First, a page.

The impending return of international students will be welcome news to Sydney investors, particularly those with apartments near the city’s universities.
With most Sydney residents now vaccinated against COVID-19, the NSW Government has announced hundreds of international students will be permitted to return from as early as December, with tens of thousands to follow in 2022.
Century 21 Eastern Beaches Maroubra Principal Eleni Roumanous said the return of not only international students, but staff and medical professionals too, would be life changing for local investors.
“In our area, especially near the universities, we had a huge mass exodus when COVID-19 hit,” Ms Rounanous said.
“A lot of people simply got up and left.
“We were left with a lot of apartments that were fully furnished, but without tenants.”
Ms Rounanous said the suburbs of Randwick, Kingsford, Kensington and Maroubra were the most affected areas.
The resulting affordability in the region, prompted additional departures, with many residents able to move closer to the beach, further impacting vacancy rates.
Rental rates had also been affected, Ms Rounanous said.
“An apartment that was renting for $700 per week went down to $450,” she said.
“Even as leases ended, landlords were unable to raise rents for existing tenants either.”
The impact meant many landlords had to sell their apartments, Ms Roumanous lamented.
“It wasn’t just because of the students either,” she said.
“In our area, there’s also the racecourse, the hospital, so a lot of international doctors, and staff also left.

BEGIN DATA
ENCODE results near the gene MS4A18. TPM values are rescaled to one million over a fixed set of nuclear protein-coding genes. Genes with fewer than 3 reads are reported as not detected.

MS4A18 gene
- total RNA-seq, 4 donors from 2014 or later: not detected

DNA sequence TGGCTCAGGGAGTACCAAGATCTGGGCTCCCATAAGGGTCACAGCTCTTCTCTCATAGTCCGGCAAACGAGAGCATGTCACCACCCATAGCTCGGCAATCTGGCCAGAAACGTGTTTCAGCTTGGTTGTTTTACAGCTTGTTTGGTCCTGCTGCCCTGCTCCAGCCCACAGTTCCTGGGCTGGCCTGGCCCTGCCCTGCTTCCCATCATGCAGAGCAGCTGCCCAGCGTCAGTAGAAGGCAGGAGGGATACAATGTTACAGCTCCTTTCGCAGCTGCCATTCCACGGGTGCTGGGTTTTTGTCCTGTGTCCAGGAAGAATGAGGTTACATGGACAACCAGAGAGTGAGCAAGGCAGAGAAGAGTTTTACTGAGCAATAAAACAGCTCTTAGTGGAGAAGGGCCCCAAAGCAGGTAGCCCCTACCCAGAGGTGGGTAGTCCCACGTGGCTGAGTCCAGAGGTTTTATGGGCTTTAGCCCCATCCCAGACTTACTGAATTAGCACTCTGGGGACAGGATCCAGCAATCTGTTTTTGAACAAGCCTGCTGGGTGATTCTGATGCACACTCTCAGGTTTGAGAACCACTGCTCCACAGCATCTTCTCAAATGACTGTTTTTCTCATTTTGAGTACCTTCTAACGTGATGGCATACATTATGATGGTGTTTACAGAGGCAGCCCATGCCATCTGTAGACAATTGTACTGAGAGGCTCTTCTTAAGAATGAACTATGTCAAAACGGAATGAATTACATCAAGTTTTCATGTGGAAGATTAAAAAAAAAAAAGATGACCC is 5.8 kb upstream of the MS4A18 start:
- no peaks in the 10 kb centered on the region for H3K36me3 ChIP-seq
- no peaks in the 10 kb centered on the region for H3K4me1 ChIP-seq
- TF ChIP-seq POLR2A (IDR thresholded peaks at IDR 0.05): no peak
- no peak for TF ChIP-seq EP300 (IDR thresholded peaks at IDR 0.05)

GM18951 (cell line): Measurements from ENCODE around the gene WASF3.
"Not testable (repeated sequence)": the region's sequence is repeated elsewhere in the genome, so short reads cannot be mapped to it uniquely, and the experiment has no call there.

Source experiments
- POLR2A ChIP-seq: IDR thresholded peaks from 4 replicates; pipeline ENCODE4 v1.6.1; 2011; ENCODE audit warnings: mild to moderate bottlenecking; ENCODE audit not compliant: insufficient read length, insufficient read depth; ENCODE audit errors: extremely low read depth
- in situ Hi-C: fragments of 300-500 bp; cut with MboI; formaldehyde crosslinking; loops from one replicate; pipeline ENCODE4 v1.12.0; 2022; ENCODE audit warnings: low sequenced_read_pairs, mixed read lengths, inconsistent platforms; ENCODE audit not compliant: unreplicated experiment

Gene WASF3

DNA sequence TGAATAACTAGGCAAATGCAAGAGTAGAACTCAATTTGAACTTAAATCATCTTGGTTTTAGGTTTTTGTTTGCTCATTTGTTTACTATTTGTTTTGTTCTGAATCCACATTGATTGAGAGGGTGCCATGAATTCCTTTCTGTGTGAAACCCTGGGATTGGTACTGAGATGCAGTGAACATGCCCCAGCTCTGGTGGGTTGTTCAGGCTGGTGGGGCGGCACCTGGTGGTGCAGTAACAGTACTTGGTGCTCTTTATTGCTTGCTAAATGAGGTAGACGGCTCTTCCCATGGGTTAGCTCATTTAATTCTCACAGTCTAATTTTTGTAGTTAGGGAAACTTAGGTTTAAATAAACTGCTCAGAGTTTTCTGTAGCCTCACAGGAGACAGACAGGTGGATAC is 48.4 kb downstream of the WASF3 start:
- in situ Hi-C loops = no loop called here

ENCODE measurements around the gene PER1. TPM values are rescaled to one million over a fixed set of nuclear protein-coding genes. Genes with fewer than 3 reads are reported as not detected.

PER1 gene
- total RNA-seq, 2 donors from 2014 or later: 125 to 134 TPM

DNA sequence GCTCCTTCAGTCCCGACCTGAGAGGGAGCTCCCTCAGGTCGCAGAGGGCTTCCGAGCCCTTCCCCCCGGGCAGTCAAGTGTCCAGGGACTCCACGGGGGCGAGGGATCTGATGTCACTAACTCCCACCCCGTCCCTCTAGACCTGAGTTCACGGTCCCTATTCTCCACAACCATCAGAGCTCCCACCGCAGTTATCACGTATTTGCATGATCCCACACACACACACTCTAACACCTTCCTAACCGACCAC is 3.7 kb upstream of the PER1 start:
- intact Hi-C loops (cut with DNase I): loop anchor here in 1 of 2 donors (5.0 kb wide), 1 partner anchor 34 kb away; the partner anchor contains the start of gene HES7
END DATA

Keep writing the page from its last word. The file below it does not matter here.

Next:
“We also lost a lot of nurses, hairdressers and hospitality staff.
“To see them return would mean everything for us.
“Everybody is just waiting. Everyone is on hold. A lot of owners are having to dip into their savings to subsidise their mortgages. So, there is a lot of pressure on them.
“As soon as those international students come back it’ll make the hugest difference.”
Of course, only time will tell what the real impact will be once international borders open, particularly given the uptake of online learning over the past two years.
“There’s still a whole lot of uncertainty,” Ms Roumanous said.
But it’s not just rising vacancy and investor hardship that resulted from the loss of international students, said Laing+Simmons Kingsford Principal Dean Efrossynis.
“The international student population is part of the identity of suburbs like Kingsford, Kensington and Randwick. It helps makes these great places to live,” Mr Efrossynis said.
“At a broader level, there have been signs that the gap in price growth between houses and apartments is closing.
“The return of students has the potential to tighten rental vacancy and lead to rental growth, which will likely add to the demand for well-located apartments and support prices even as the overall market cools slightly.
“For those markets in and around the major universities, which have traditionally serviced student populations, the uplift triggered by the return of international students has the potential to be significant.”
With the possibility of an influx on the horizon, Ms Rounanous said anyone looking at moving back to Sydney to study, should consider doing so before the end of the year.
“It would be smart for them to sign a lease before the influx, while prices are still low,” Ms Rounanous said.
“But hopefully it won’t be too much longer before everyone comes back.
“Once we know they’re coming back and everything is going as it should, we’ll be able to put this behind us, increase the rent and fill up the properties.”